For questions on manifolds of dimension $n$, a topological space that near each point resembles $n$-dimensional Euclidean space.

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62
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5answers
2k views

Defining a manifold without reference to the reals

The standard definition I've seen for a manifold is basically that it's something that's locally the same as $\mathbb{R}^n$, without the metric structure normally associated with $\mathbb{R}^n$. ...
45
votes
1answer
1k views

What is the algebraic structure of functions with fixed points?

So I just noticed that the set of functions with a fixed point $$f(x_0)=x_0,$$ are closed under composition $$(f\circ g)(x):=g(f(x)),$$ and with $e(x)=x$, the inverible functions even seem to form ...
44
votes
7answers
4k views

What's the point of studying topological (as opposed to smooth, PL, or PDiff) manifolds?

Part of the reason I think algebraic topology has acquired something of a fearsome reputation is that the terrible properties of the topological category (e.g. the existence of space-filling curves) ...
32
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3answers
3k views

Why are smooth manifolds defined to be paracompact?

The way I understand things, roughly speaking, the importance of smooth manifolds is that they form the category of topological spaces on which we can do calculus. The definition of smooth manifolds ...
31
votes
3answers
423 views

Does every bijection of $\mathbb{Z}^2$ extend to a homeomorphism of $\mathbb{R}^2$?

Given a bijection $f\colon \mathbb{Z}^2 \to \mathbb{Z}^2$, does there always exist a homeomorphism $h\colon\mathbb{R}^2\to\mathbb{R}^2$ that agrees with $f$ on $\mathbb{Z}^2$? I don't see any ...
27
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3answers
914 views

Sanity check about Wikipedia definition of differentiable manifold as a locally ringed space

Most textbooks introduce differentiable manifolds via atlases and charts. This has the advantage of being concrete, but the disadvantage that the local coordinates are usually completely irrelevant- ...
26
votes
2answers
1k views

PDEs on manifold: what changes from Euclidean case?

I know some PDE theory for nice open domains in $\mathbb{R}^n.$ I want to know what the changes are when I switch to other domains like manifolds. For example, do things like Poincare's inequality ...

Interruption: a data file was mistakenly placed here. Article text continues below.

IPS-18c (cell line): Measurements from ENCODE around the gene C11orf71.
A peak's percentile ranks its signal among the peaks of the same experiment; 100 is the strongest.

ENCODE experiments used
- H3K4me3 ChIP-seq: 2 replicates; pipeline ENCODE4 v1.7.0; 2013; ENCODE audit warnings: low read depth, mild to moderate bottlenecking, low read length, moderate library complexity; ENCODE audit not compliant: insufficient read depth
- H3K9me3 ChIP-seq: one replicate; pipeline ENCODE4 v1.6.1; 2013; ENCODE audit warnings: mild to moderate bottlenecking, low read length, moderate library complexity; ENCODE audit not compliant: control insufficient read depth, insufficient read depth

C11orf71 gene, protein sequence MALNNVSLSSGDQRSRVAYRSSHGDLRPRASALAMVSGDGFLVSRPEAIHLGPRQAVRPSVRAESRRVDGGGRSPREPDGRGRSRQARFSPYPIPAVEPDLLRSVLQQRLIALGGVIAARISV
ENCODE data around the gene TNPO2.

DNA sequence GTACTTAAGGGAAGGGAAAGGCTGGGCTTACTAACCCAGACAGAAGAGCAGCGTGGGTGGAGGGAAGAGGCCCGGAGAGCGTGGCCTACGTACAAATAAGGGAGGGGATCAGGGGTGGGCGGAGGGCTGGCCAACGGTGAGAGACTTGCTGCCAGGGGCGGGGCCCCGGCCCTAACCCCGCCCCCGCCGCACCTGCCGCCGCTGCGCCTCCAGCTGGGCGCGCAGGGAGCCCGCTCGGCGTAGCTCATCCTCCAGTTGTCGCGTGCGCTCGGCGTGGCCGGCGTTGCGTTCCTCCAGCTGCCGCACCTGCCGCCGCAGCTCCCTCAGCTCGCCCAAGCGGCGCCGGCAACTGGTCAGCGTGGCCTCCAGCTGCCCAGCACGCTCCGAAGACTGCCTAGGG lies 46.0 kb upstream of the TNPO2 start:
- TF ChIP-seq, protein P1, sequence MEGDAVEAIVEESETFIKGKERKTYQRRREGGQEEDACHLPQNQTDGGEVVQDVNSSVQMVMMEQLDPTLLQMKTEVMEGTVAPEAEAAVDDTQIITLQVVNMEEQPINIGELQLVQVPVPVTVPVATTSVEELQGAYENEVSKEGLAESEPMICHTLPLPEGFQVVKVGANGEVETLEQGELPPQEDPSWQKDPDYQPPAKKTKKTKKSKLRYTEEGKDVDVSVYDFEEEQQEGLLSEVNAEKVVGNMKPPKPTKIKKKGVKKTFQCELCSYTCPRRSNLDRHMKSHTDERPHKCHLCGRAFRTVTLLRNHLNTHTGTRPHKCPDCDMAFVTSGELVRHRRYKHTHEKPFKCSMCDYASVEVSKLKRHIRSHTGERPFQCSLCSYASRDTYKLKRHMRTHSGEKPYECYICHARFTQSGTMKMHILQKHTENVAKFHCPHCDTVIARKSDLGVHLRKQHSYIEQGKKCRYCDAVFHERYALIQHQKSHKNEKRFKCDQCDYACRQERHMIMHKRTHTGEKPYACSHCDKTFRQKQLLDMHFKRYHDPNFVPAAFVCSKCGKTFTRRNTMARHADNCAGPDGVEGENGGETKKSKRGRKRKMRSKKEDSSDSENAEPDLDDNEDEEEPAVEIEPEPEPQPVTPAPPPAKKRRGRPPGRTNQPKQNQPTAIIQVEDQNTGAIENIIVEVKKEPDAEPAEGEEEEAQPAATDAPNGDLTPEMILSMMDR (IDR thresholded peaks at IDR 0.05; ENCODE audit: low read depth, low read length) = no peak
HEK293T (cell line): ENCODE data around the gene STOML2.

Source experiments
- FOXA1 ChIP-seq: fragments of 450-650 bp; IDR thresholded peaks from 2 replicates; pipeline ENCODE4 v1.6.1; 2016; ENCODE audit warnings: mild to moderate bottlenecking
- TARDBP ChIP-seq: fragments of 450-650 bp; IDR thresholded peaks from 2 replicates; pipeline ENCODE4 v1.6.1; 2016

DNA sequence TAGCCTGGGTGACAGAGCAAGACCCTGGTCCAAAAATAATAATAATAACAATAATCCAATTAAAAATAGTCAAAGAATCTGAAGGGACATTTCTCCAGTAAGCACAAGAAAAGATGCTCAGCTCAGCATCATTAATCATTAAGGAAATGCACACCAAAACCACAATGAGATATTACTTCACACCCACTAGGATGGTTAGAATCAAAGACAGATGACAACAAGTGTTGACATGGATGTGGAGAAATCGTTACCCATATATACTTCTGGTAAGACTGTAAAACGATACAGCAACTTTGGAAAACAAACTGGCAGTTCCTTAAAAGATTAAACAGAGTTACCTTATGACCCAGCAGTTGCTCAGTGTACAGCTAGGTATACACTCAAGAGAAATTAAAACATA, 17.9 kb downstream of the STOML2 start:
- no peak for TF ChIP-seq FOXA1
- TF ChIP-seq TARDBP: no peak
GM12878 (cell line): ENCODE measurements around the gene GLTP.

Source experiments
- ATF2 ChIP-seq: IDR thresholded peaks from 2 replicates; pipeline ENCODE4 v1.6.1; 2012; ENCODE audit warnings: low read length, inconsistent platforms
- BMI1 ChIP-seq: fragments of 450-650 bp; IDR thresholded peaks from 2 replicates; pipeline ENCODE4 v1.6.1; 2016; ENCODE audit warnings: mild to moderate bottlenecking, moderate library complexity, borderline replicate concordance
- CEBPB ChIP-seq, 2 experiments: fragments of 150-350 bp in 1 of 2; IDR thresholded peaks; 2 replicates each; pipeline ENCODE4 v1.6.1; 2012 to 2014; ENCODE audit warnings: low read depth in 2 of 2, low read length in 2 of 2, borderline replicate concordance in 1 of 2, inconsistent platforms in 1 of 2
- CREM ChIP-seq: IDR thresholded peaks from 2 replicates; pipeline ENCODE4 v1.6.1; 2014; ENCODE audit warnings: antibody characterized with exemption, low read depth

21
votes
3answers
510 views

What's the connection between derivatives and boundaries?

The (second) fundamental theorem of calculus says that $$\int_a^b f'(x) dx = f(b) - f(a)$$ which can also be stated, if one knows enough about what's coming next, as: The integral of the ...
21
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1answer
421 views

How much of an $n$-dimensional manifold can we embed into $\mathbb{R}^n$?

I observed some naive examples. Spheres, for example, when we cut out one point, can be embedded into $\mathbb{R}^n$. And if we cut out a measure zero set of a projective space, it can be embedded ...
20
votes
1answer
229 views

If $S\times\mathbb{R}$ is homeomorphic to $T\times\mathbb{R}$, and $S$ and $T$ are compact, can we conclude that $S$ and $T$ are homeomorphic?

If $S \times \mathbb{R}$ is homeomorphic to $T \times \mathbb{R}$ and $S$ and $T$ are compact, connected manifolds (according to an earlier question if one of them is compact the other one needs to be ...
19
votes
1answer
435 views

Decomposition of a manifold

As a kind of aside to this question, where one of the answers assumed that if $S^n=X \times Y$ then we can assume that $X$ and $Y$ are manifolds. If we have a manifold $M$, such that $M$ is ...
19
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3answers
1k views

concrete examples of tangent bundles of smooth manifolds for standard spaces

I'm having trouble visualizing what the topology/atlas of a tangent bundle $TM$ looks like, for a smooth manifold $M$. I know that $$\dim(TM)=2\dim(M).$$ Do the tangent bundles of the following ...
18
votes
2answers
664 views

Is $M=\{(x,|x|): x \in (-1, 1)\}$ not a differentiable manifold?

Let $M=\{(x,|x|): x \in (-1, 1)\}$. Then there is an atlas with only one coordinate chart $(M, (x, |x|) \mapsto x)$ for $M$. We don't need any coordinate transformation maps to worry about ...
18
votes
2answers
461 views

No hypersurface with odd Euler characteristic

Here is a classic problem which I encountered and could not solve: Prove that a simply connected closed smooth manifold has no closed sub-manifold of co-dimension $1$ with odd Euler ...
17
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2answers
687 views

The “Easiest” non-smoothable manifold

In 1960, Kervaire found the first example of a PL-manifold which does not admit a smooth structure. Since then, I understand that there are many examples of non-smoothable manifolds that can be built. ...